After 40 days and 40 nights on rough seas, we’re about to find out if Facebook Inc.’s Wall Street partners are still on board.
The 40-day “quiet period,” under which underwriters of an initial public offering are barred from publishing research opinions on the stock, expires Wednesday. That means the 30-plus investment banks that were in the underwriting syndicate for the $16-billion (U.S.) IPO – a veritable who’s who of Wall Street’s most powerful firms – are expected to unleash a torrent of reports analyzing Facebook’s stock and the company’s business prospects, weeks after the stock’s disappointing debut raised questions about whether the underwriters disclosed sufficient information to investors.
Market watchers said we can expect the recommendations on the stock to be tilted toward the positive – something the stock market may already have anticipated.
“The past few trading days, the stock has gone up – not for any fundamental reason,” said Scott Sweet, head of IPO Boutique, an IPO-focused investment advisory firm based in Florida. “There’s an expectation that we’re about to see several outperform [recommendations], and maybe even some strong buys.”
Despite investment banks’ protestations that their equity research is separate and fully independent from their underwriting businesses, history suggests that research from IPO underwriters is typically skewed toward the bullish. Ipreo, a New York-based market intelligence firm, published a report last year showing that out of 700 U.S. IPOs it looked at from 2006 to 2011, only seven received “sell” ratings on average from analysts that initiated coverage in the two weeks following the quiet period. And all but one of those stocks had gained 50 per cent or more from their IPO price.
The tendency for underwriters to be bullish on the stocks they’ve helped sell could boost Facebook’s stock price in the short term.
“It will inevitably contribute to positive sentiment,” said analyst Brian Wieser of Pivotal Research in New York, adding that not only the underwriters but Facebook itself are now free to talk about the company’s prospects. “It allows for positive news flow to enter the market.”
To date, 19 analysts, all outside the underwriters’ group, have issued recommendations on Facebook’s shares. Ten rate the stock a buy, versus seven holds and two sells.
The sell recommendations have fallen as Facebook’s stock price retreated drastically from its $38 IPO price last month. Analysts have looked more favourably on the stock at lower price levels, but the average 12-month price target is only a hair above the IPO price, at $38.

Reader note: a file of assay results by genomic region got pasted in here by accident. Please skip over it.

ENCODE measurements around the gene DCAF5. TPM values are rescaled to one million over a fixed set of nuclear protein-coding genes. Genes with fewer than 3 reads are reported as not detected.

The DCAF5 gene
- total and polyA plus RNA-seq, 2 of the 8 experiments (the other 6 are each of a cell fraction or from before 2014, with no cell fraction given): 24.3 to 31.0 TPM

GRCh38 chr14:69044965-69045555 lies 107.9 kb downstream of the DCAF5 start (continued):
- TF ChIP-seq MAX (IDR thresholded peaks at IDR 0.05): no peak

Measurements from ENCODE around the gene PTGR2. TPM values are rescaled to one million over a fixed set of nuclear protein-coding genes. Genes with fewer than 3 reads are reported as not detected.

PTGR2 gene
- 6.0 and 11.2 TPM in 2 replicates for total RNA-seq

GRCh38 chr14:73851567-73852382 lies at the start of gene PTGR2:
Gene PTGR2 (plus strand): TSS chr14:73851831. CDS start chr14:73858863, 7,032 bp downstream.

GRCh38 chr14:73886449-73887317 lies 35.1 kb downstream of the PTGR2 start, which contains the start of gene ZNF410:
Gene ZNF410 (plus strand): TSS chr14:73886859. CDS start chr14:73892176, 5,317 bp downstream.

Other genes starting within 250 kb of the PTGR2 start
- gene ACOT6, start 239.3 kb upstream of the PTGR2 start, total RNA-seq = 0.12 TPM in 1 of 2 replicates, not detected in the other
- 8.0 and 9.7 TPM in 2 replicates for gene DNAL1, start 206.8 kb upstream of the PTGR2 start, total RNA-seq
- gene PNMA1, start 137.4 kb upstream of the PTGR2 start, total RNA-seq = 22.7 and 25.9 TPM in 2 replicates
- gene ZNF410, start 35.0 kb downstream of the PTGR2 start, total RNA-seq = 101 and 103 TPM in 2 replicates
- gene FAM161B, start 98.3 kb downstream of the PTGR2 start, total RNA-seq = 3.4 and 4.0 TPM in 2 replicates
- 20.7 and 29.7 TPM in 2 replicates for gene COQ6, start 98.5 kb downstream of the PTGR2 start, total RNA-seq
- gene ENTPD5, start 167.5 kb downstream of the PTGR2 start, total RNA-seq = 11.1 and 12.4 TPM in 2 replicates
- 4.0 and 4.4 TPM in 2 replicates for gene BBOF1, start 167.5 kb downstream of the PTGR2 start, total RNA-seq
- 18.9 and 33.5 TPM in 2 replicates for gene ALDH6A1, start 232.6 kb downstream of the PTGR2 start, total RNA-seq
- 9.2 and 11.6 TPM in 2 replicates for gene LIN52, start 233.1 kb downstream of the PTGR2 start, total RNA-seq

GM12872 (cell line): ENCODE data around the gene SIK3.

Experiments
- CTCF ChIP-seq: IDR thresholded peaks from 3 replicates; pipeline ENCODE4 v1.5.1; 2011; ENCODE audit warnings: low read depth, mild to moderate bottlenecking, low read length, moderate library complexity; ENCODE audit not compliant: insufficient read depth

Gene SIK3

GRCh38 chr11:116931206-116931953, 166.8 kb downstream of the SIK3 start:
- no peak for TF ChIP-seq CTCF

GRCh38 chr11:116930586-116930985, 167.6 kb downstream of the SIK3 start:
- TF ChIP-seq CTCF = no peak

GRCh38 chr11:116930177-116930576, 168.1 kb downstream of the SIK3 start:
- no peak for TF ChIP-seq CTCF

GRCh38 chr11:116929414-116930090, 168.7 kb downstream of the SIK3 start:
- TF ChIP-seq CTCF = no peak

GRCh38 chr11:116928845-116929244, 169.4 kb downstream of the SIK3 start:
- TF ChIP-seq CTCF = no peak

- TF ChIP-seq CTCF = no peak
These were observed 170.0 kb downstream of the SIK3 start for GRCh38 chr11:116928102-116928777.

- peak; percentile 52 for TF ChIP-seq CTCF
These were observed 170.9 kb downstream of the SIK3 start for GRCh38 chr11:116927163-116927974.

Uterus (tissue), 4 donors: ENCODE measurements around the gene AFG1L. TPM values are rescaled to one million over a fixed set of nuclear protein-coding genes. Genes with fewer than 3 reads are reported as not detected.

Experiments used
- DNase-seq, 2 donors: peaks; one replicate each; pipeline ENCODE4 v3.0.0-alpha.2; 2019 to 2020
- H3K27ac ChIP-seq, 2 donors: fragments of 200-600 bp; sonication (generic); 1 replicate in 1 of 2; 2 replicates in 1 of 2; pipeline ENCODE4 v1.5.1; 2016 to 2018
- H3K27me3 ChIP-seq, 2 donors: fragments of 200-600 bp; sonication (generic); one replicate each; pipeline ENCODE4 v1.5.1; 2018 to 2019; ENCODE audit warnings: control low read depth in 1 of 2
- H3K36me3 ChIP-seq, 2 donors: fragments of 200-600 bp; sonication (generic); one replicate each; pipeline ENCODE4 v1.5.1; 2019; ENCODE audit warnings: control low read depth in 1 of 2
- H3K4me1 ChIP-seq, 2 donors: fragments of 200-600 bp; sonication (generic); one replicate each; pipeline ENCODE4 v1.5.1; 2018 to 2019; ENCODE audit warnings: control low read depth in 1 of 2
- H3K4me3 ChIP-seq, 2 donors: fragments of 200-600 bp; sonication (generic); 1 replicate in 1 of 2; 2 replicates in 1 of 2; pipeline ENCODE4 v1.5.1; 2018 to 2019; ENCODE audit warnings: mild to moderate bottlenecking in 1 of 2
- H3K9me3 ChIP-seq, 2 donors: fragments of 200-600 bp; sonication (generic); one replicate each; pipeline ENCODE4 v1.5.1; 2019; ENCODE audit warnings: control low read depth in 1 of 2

“The stock fell enough, eventually you had to [drop the sell recommendation],” said Mr. Wieser, who upgraded his call on the stock to a hold from sell at the end of May. His price target has remained at $30, which is below Tuesday’s closing price of $33.10.
“It’s still a great company, at the right price,” he said. “But it’s a business that has a lot of uncertainty.”
The big question remains whether Facebook will be able to generate advertising revenues from the growing number of users who are accessing its social-network site from mobile devices, an area where the company to date has captured no meaningful revenues.
With evidence this year that Facebook’s growth in its user base has slowed, analysts consider it crucial that the company show that it is converting its existing users into increased revenue streams.
The latest data on Facebook’s audience have done nothing to quell the market’s doubts about its growth. Last week, research firm comScore reported that Facebook’s number of unique visitors fell for the second straight month in May, and are up less than 1 per cent from a year ago.
Mr. Sweet said that given the underwriters’ close connections with the company, investors are hoping their analysts will have deeper insight into the company’s efforts to step up its advertising revenues.
“They’ll certainly be looking for anything about whether Facebook has wrapped its mind around advertising on the mobile side,” he said. “Their subscriber base is slowing. They’ll have to balance that by monetizing the advertising side.”